Where do you like to eat?

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There has been some discussion (that’s an understatement) on Internet-Christendom this past week about how we in general run Sundays at a local church level. 

For hundreds of years church gatherings have included a theologically educated leader giving a lecture from the Bible to the gathered community. This made lots of sense in the days where theological education was largely inaccessible outside of university or seminary. I like to compare this kind of teaching/learning to a dining room. When we eat in a dining room it is common that one person has prepared ingredients and cooked the meal for us. We have used little skill or effort to receive a meal. Dining room Christianity provides knowledge which is great.

I think that we need to begin a move away from the dining room and create a culture of kitchen Christianity. Theological resource is a google search away for huge percentages of our congregations. We should be in the business of teaching the skills of mission, exegesis and Bible study much as we teach someone how to cook. Kitchen Christians bring a richer culture to their church communities. Everyone has something to bring.

How can we change what we are doing to create these kind of Kitchen churches? I have pictures of smart phones, iPads and Bibles on people’s laps in church and the leader crowd sourcing ideas. I’d love to hear any other ideas.

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2 thoughts on “Where do you like to eat?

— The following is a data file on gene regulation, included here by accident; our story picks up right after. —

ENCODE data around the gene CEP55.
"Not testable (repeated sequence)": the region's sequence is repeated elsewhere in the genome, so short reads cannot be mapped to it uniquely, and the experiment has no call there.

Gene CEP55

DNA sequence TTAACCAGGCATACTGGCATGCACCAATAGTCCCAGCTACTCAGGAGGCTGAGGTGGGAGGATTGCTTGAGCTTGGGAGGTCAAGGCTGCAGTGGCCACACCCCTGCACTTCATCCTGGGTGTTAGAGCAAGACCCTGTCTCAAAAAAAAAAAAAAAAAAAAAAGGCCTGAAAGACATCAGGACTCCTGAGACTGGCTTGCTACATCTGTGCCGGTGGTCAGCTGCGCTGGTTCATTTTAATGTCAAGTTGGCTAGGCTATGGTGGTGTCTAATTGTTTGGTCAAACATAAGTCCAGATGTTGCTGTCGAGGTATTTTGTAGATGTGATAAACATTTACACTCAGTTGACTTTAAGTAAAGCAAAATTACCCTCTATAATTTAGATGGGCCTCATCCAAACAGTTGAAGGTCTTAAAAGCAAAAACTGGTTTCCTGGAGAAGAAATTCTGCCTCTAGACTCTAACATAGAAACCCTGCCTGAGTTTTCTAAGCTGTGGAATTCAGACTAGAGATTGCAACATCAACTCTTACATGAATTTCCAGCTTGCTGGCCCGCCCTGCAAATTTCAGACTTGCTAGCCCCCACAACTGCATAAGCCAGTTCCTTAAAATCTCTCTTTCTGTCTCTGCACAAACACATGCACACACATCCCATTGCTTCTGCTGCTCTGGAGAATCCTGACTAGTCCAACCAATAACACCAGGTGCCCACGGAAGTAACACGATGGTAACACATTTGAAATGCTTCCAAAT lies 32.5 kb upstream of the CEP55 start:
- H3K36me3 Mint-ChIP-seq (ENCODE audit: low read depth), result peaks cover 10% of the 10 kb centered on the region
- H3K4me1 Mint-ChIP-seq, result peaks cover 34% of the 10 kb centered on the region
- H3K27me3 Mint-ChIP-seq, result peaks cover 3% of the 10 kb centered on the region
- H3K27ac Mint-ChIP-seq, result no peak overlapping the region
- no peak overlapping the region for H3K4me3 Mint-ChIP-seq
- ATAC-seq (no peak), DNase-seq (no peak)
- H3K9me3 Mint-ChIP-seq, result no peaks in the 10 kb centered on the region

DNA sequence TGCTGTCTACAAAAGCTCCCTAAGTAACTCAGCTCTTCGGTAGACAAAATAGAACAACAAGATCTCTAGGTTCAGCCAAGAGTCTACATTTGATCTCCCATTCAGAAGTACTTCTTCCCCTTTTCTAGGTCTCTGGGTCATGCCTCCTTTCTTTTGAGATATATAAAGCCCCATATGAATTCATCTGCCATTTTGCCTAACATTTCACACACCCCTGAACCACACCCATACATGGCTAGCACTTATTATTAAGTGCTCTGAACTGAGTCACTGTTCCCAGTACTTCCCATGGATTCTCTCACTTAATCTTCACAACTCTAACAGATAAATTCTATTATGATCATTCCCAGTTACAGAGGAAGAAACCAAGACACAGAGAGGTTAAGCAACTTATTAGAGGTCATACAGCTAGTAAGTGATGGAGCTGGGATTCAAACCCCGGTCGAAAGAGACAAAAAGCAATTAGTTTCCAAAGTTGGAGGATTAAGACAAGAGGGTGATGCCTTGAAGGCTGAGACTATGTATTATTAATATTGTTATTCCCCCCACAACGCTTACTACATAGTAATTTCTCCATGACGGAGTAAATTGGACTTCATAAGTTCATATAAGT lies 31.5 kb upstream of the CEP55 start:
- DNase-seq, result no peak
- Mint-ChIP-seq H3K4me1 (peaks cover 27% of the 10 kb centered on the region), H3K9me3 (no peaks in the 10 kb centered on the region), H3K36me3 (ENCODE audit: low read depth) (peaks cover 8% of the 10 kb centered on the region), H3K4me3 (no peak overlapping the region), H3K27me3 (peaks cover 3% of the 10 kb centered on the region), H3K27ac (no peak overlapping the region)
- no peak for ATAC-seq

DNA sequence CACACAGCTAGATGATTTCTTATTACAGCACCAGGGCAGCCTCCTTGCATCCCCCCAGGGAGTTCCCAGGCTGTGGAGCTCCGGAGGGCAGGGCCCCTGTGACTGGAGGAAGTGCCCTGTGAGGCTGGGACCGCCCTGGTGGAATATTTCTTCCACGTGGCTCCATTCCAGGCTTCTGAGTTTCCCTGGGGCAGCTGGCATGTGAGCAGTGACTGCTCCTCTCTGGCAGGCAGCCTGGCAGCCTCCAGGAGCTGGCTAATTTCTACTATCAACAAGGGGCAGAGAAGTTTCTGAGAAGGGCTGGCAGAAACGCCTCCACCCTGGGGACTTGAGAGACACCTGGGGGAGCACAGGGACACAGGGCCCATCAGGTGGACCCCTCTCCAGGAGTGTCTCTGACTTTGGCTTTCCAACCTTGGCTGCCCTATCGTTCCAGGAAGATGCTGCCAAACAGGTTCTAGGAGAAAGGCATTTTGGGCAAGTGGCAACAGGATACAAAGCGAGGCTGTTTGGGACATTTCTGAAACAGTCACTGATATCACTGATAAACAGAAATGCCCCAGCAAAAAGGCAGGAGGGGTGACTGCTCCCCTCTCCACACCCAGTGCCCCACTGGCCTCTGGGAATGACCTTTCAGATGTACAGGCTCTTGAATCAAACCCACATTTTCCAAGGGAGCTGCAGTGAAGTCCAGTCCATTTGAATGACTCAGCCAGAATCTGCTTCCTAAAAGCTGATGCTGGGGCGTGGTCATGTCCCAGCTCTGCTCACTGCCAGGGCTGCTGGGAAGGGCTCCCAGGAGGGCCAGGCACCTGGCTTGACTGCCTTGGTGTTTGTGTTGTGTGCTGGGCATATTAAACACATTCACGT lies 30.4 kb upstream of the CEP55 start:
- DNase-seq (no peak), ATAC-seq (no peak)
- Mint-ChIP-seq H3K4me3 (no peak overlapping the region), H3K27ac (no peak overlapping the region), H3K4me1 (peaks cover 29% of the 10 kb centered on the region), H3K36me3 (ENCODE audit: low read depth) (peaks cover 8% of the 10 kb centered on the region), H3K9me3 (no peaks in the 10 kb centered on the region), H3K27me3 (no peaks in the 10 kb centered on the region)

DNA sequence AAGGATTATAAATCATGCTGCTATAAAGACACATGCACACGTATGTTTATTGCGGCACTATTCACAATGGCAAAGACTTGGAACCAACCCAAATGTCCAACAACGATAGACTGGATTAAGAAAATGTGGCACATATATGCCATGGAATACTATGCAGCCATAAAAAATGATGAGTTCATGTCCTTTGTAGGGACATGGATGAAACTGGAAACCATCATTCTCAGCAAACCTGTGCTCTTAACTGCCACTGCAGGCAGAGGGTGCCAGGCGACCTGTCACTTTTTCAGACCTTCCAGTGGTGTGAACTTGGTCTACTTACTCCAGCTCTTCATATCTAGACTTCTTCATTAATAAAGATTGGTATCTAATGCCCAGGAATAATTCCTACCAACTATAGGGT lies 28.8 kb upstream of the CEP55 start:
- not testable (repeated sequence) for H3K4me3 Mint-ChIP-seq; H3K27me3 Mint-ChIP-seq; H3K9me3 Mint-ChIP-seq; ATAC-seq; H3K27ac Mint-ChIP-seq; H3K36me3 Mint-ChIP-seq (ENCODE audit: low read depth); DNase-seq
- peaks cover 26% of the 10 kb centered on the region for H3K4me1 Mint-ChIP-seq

1. jsawilson says:

    I like the idea of kitchen-style churches. On Twitter I mentioned the ‘mental arithmetic’ style of teaching. Let me say more:

    Let’s say you give two people a fairly complex mathematical puzzle to work out. One of them gets pen and paper and works through the stages to come up with the answer; the other – a brilliant mind – works it out in his head and tells you the answer. Both give you the correct answer but only one of them has given you the means to work out puzzles on your own.

    Mental arithmetic preaching might wow the audience – ‘Wow! Where did he get that from – clever preacher’ – but better preaching will help listeners to want to engage more with the text.

    I suspect your discussion here may require some sort of clear definition for teaching/preaching and a close look at biblical data.

    You may be interested in an open lecture at BBC in Dunmurry on February 20. Visiting speaker looking at church as a learning community.

  2. Thanks Alan. I will see if I can attend that. Sounds interesting.

    I think you are right. I loved some of the things that Mars Hill Seattle used to do with text messages and Q and A. I agree that it would be allowing the baby to run down the plug if we curtailed the use of preaching. Perhaps training for leaders in creating interactive environments is a way forward.

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